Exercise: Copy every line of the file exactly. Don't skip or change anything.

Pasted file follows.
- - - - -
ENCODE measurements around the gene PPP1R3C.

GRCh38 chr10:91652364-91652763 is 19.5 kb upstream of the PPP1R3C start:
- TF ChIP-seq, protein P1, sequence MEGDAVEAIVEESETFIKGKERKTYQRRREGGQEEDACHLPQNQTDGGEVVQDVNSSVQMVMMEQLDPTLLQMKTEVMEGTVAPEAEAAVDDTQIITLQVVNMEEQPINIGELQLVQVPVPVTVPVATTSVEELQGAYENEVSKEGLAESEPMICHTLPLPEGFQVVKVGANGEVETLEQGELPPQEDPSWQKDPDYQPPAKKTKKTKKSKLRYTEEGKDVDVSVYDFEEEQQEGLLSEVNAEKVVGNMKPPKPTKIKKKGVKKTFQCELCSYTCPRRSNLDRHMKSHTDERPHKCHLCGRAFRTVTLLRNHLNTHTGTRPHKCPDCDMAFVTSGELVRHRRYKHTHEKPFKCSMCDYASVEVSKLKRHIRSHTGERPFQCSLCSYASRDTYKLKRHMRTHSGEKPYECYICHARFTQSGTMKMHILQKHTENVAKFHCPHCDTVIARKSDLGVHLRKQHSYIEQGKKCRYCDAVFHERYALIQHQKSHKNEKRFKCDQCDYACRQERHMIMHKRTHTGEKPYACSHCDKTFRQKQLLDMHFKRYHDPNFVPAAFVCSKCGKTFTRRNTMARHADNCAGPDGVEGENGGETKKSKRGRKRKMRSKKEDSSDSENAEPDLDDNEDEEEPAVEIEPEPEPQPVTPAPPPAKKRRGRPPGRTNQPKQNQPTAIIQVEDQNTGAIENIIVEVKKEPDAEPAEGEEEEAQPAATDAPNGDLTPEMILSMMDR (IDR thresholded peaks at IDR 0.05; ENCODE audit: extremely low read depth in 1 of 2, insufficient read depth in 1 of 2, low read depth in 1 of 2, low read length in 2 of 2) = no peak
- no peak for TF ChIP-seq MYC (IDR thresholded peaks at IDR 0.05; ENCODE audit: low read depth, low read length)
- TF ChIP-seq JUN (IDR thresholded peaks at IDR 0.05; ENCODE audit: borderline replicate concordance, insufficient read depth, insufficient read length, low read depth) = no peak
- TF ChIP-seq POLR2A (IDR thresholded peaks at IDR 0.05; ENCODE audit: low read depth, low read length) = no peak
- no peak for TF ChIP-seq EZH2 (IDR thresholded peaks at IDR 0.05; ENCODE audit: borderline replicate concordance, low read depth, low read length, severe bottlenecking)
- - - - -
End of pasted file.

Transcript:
ENCODE measurements around the gene PPP1R3C.

GRCh38 chr10:91652364-91652763 is 19.5 kb upstream of the PPP1R3C start:
- TF ChIP-seq, protein P1, sequence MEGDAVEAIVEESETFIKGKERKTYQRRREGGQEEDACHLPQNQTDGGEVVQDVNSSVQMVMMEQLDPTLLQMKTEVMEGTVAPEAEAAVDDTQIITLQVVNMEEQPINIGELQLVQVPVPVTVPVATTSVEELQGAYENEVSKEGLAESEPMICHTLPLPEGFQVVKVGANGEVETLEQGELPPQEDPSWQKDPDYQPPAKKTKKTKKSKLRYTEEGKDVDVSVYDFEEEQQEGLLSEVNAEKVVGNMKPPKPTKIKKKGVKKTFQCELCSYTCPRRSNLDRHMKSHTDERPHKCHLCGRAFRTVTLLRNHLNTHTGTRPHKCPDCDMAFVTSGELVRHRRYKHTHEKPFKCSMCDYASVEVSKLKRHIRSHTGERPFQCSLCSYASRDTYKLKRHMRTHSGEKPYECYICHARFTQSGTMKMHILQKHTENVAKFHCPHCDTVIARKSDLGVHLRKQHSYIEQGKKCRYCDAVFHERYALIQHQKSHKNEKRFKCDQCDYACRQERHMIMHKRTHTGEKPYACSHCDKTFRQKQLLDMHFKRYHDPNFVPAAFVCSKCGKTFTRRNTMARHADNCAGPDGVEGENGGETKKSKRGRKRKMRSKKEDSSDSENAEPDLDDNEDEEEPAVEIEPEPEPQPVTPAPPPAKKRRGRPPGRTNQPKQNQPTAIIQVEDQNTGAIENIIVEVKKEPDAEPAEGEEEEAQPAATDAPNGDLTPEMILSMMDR (IDR thresholded peaks at IDR 0.05; ENCODE audit: extremely low read depth in 1 of 2, insufficient read depth in 1 of 2, low read depth in 1 of 2, low read length in 2 of 2) = no peak
- no peak for TF ChIP-seq MYC (IDR thresholded peaks at IDR 0.05; ENCODE audit: low read depth, low read length)
- TF ChIP-seq JUN (IDR thresholded peaks at IDR 0.05; ENCODE audit: borderline replicate concordance, insufficient read depth, insufficient read length, low read depth) = no peak
- TF ChIP-seq POLR2A (IDR thresholded peaks at IDR 0.05; ENCODE audit: low read depth, low read length) = no peak
- no peak for TF ChIP-seq EZH2 (IDR thresholded peaks at IDR 0.05; ENCODE audit: borderline replicate concordance, low read depth, low read length, severe bottlenecking)